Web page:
An interesting narrative — strained by Titanic problems.
On route to the planet Homestead II to begin a new life, Jim Preston (Chris Pratt) awakens on board the Starliner Avalon… ninety years too early. The generation ship isn’t equipped to automatically put him back into suspended animation to complete the journey; while he has no access to the ship’s crew, he does have access to the ship’s stores and cargo… as well as five thousand other sleeping passengers. One catches his eye: Aurora Lane (Jennifer Lawrence) — and it doesn’t take him long to figure out how he can awaken her. With only an android bartender named Arthur (Michael Sheen) as a companion, Jim wrestles with his dilemma: spend the rest of his life alone, end his life entirely, or condemn a beautiful stranger to his own fate.
Whispers of this holiday release have been building for a while: current “it” guy Chris Pratt teamed with current “it” gal Jennifer Lawrence in an outer space Adam and Eve situation built on lies and deception — “Seriously… God made you for me. Can’t we just move on?” Fans of science fiction and similar kinds of stories will immediately begin reasoning out solutions to the problem, most of which are not only addressed but shown to fail, keeping our heroes in their box for dramatic effect for as long as possible. Does the final cut resolve this issue dramatically, opt out for the big Hollywood finish, or end in a way somewhere in between?
The casting is near perfect: lovable, adorable Pratt paired with beautiful, approachable Lawrence — we’ll suspend disbelief for the eleven-year age difference, as we always have to do in these coupling films. It isn’t hard to figure out what happens or what’s going to happen — limited possibilities and so forth — but what begins as an interesting and all-too human dilemma gets hijacked by technology. The setup is classic: put your characters in a box, shake well, and open to see what’s left afterward, but in this particular case, the adventurous external threats take over the personal narrative until neither feels entirely satisfying. At one point or another, you can’t help but think, “Oh, come on!” but it’s easy to see how this film’s conclusion was planned from the beginning, not just as an afterthought.
The Starliner Avalon may look like Wall-E‘s space cruiser Axiom, but it quickly devolves into the Titanic. Phrases like “It’s impossible for that to fail” and systems that are whatever-proof pop up every five to ten minutes, more so in the concluding act. Sure, we get why the characters keep pushing forward, but the limitations seem ridiculous on top of ridiculous. Five thousand people plus almost three hundred crew will be awake for four months prior to planet-fall, but there’s only one solitary medical facility with a single diagnostics system? What happened to “spare parts for everything are on board”? Who builds an open-air engineering section that maintains a full recycled oxygen atmosphere while normally unoccupied? You can hack into a premiere state-room and override the restaurant robots to bring you shrimp cocktails and sushi but not reprogram the breakfast bar to spit out anything other than Frosted Mini-Wheats and black coffee? Never mind the Olympic-sized swimming pool or passenger-authorized unsupervised space walks as entertainment. Even in the name of humor, too many things seem incidentally random until they become story-altering details. Add in the bare minimum drama of the original premise with a rushed sixty-second narrated denouement and viewers can’t help feel like they’ve been shortchanged at the box office.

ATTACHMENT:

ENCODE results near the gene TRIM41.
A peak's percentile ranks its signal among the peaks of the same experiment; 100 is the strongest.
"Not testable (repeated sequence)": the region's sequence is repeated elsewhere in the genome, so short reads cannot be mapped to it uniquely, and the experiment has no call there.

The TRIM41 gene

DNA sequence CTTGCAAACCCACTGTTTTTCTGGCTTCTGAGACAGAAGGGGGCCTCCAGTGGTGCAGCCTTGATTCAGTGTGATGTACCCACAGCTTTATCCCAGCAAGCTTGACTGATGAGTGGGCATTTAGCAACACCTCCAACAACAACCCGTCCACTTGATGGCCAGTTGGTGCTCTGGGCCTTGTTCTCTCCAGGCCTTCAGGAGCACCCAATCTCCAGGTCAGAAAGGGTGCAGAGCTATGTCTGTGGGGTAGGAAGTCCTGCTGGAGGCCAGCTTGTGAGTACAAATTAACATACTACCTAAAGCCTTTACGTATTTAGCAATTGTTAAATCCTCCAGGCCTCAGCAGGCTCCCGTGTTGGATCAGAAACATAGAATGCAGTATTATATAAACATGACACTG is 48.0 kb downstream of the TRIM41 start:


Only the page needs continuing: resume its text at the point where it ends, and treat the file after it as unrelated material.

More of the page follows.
The cast is good and the effects are incredible — the design of the Avalon is brilliant — but the story feels forced and you can almost see the bullet-pointed outline on the screen as you watch. If you’re not particular about the intimate details and want to see good-looking people overcoming danger in good-looking locations, you’ll enjoy this film just fine, but if you were looking for hard science fiction and a heavier drama, you’ll feel a bit disappointed.
Passengers is rated PG-13 for sexuality, nudity and action/peril, because even in the future nothing works.
2 Skull Recommendation Out of Four